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When I meet new people and they find out that I am a Movement and Wellness Coach, they often confess that they don’t exercise much or eat as healthy as they should.

When I ask them why they don’t exercise or prepare healthy food as much as they’d like, the number one reason given is “I don’t have time”.

The time factor is something I deal with a lot myself.  Between a busy work schedule, family commitments, getting a little “me” time, and household duties there is a lot going on in a week.  It’s easy to blame time, or a lack thereof, as the culprit in not prepping healthy meals or exercising.

But is it true, that we have no time to be physically active or eat well?

Let’s do some math.

+++24 hours a day = 168 hours a week
+++Minus Work time of 40 hours a week
+++Minus Average Sleep time of 56 per week (8 hours a night) 1
+++Minus Average Commute time of 5 hours per week (1 hour five days a week) 2
+++Result: 67 hours available

Wow, 67 hours is a lot of time!  Even if you log a 50-hour work week, commute two hours a day, and add in 15-20 hours a week for house cleaning and maintenance, grocery shopping, and shuttling kids to and from activities there are still 32-37 hours remaining.

Being Physically Active Is Less Time Consuming Than You Think
According to the Canadian Society for Exercise Physiology the guideline for physical activity to achieve health benefits, for an adult aged 18-64, is at least 150 minutes of moderate- to vigorous-intensity aerobic physical activity per week, in bouts of 10 minutes or more.3  That’s just 2.5 hours a week.  Add in the recommended 2 sessions per week of muscle and bone strengthening activity using major muscle groups, and you have about 3.5 hours per week (or 30 minutes a day) of baseline physical activity.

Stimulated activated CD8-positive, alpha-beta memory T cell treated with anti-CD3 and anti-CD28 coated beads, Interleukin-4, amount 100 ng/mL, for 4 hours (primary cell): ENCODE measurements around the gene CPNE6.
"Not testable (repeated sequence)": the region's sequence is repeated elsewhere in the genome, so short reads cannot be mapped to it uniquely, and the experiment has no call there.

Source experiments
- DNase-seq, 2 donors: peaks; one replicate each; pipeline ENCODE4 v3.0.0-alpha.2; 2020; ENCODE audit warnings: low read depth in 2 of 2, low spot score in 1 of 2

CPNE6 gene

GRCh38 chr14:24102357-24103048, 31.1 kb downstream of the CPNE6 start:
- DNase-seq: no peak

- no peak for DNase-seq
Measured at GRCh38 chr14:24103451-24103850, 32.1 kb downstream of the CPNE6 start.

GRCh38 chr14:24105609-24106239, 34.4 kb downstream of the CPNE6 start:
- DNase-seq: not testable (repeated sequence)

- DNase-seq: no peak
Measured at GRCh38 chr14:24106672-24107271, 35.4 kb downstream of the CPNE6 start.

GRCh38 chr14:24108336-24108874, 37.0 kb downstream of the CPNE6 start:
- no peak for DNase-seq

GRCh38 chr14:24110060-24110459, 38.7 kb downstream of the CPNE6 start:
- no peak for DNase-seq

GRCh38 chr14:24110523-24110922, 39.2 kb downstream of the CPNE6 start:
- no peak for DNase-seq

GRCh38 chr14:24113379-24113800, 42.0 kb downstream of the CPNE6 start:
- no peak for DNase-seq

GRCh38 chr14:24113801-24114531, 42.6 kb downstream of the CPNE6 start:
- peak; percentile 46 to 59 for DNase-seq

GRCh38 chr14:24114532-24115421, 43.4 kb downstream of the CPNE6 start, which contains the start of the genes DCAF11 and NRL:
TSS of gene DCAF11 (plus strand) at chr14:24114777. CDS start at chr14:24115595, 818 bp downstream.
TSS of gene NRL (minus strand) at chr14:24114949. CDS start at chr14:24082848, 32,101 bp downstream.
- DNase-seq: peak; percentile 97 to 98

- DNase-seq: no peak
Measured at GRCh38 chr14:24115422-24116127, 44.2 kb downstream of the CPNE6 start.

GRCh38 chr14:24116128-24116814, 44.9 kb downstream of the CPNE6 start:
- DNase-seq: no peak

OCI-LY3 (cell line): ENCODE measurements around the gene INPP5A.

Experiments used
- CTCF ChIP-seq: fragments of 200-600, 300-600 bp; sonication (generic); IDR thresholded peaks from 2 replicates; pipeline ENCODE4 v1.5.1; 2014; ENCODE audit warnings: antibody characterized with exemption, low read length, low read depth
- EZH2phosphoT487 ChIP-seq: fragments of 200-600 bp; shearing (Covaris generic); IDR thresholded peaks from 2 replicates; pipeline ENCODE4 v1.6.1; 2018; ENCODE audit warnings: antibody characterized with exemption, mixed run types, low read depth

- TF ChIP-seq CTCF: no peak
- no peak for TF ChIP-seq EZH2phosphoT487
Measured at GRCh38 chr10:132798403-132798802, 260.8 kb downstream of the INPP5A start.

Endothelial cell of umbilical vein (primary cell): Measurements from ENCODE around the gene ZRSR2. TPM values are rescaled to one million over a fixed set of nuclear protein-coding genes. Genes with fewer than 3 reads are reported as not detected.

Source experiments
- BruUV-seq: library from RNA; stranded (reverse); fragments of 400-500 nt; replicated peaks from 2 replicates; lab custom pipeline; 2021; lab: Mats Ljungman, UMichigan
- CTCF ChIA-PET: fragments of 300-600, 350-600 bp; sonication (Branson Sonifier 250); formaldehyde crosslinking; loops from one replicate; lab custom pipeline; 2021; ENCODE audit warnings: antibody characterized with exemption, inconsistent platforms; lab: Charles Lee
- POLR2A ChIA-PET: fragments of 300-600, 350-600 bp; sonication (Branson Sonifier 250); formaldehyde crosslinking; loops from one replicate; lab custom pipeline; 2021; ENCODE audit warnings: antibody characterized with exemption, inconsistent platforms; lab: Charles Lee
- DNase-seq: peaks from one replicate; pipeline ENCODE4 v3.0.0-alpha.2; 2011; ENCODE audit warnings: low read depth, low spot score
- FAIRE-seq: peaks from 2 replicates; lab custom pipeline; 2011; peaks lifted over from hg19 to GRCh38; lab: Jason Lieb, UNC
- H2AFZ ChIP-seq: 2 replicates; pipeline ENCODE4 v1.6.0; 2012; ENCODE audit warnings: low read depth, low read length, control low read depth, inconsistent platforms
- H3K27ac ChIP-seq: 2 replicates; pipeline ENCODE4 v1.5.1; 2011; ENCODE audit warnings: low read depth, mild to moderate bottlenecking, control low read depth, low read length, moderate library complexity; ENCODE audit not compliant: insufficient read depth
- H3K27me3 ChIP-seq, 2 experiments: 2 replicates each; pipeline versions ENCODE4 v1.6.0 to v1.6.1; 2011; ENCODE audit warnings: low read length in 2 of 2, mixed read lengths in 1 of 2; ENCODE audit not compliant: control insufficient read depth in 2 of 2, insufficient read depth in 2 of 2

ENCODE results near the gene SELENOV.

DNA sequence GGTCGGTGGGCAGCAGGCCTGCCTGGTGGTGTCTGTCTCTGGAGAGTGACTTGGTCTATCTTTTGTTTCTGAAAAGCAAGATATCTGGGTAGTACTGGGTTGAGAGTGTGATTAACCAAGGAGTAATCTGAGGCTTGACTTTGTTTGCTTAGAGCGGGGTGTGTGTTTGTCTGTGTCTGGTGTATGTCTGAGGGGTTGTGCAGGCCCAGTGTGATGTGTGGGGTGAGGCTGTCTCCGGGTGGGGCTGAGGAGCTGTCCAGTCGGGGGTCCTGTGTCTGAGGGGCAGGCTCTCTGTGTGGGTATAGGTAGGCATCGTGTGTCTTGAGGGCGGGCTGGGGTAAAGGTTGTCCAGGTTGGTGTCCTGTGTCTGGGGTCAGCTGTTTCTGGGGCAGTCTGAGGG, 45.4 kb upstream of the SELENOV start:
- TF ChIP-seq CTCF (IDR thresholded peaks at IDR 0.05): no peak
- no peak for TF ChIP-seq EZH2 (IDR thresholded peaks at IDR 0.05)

Note that 3.5 hours is a bare minimum. If weight loss or improving sport performance is on your radar then more physical activity will be required to successfully achieve those goals.  My professional recommendation is to double the minimum and dedicate 60 minutes a day to physical active.  Aiming for seven hours a week is not a big ask considering all of the benefits it will bring to your overall health and quality of life.

Most people think they need to join a gym or attend fitness classes in order to exercise.  The truth is that physical activity comes in many forms and doesn’t have to involve a gym or class membership, unless you really want it to.

Here are two simple things you can start doing right now to be more physically active.

  • Walk out your front door.  Walking is one of the best yet most underrated ways of moving the human body there is.  It uses many of your muscles and joints all at the same time, is great weight-bearing activity for bone health, helps maintain body weight, improves energy, stress levels, mood and mental focus, and costs zero money to do.  And if you walk to shopping, school, or work it is an environmentally form of transportation to boot!